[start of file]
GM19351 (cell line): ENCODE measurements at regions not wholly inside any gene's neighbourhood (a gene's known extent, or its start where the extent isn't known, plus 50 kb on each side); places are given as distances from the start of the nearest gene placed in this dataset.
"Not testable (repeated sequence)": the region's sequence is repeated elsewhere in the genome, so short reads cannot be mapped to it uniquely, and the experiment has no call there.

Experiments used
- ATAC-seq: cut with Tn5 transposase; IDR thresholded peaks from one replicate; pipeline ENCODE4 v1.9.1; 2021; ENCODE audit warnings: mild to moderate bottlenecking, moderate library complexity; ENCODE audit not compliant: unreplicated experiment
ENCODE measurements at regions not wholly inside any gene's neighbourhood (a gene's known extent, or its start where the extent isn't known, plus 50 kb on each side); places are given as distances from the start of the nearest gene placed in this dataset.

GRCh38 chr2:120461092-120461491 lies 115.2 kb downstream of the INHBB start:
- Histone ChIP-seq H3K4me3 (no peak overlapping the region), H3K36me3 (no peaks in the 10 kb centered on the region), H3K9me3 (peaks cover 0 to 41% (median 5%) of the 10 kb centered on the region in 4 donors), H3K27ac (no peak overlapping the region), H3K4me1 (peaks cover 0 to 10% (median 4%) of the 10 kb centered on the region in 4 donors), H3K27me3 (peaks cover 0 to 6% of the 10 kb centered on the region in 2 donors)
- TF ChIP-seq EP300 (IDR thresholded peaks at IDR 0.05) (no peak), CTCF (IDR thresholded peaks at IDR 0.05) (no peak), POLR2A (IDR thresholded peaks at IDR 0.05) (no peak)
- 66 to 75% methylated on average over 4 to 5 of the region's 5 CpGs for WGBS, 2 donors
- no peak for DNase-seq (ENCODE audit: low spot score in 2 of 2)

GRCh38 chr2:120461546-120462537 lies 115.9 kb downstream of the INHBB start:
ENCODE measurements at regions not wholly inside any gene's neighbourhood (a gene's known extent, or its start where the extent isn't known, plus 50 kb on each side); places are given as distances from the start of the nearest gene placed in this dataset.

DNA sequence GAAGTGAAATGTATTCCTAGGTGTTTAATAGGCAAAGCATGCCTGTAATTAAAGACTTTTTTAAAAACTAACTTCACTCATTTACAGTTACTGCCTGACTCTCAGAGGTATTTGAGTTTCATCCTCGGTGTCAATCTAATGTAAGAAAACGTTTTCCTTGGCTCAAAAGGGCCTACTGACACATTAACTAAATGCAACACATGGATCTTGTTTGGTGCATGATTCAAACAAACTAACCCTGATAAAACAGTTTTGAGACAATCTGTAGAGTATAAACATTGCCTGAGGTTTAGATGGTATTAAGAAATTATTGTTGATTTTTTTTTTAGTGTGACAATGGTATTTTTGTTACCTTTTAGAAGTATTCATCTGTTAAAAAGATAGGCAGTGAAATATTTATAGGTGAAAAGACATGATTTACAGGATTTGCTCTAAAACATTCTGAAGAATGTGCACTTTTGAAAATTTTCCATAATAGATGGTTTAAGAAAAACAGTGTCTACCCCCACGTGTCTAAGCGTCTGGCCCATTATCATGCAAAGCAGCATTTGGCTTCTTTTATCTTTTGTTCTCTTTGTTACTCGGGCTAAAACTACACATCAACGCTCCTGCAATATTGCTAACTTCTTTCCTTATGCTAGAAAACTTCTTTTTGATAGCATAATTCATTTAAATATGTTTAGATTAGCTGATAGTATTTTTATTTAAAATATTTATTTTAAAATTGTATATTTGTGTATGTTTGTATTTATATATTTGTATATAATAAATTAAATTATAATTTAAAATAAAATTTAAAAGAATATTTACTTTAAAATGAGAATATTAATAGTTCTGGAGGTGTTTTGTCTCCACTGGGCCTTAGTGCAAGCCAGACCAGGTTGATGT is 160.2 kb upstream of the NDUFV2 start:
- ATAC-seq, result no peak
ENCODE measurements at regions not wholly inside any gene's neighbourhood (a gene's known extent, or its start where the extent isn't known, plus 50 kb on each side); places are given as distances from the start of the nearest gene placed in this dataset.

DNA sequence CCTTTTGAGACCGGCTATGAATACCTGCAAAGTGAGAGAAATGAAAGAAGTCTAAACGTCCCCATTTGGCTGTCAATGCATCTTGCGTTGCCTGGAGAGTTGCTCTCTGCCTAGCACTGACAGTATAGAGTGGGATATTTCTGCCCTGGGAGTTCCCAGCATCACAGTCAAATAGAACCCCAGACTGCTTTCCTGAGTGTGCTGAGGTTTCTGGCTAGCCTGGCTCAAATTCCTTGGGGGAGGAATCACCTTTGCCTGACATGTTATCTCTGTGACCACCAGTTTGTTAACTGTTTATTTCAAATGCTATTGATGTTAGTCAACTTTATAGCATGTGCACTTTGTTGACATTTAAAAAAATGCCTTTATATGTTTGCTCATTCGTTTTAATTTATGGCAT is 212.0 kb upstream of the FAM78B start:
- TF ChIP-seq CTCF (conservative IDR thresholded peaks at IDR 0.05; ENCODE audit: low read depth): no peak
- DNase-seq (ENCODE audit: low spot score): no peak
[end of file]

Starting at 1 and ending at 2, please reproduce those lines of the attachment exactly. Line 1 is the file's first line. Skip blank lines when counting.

GM19351 (cell line): ENCODE measurements at regions not wholly inside any gene's neighbourhood (a gene's known extent, or its start where the extent isn't known, plus 50 kb on each side); places are given as distances from the start of the nearest gene placed in this dataset.
"Not testable (repeated sequence)": the region's sequence is repeated elsewhere in the genome, so short reads cannot be mapped to it uniquely, and the experiment has no call there.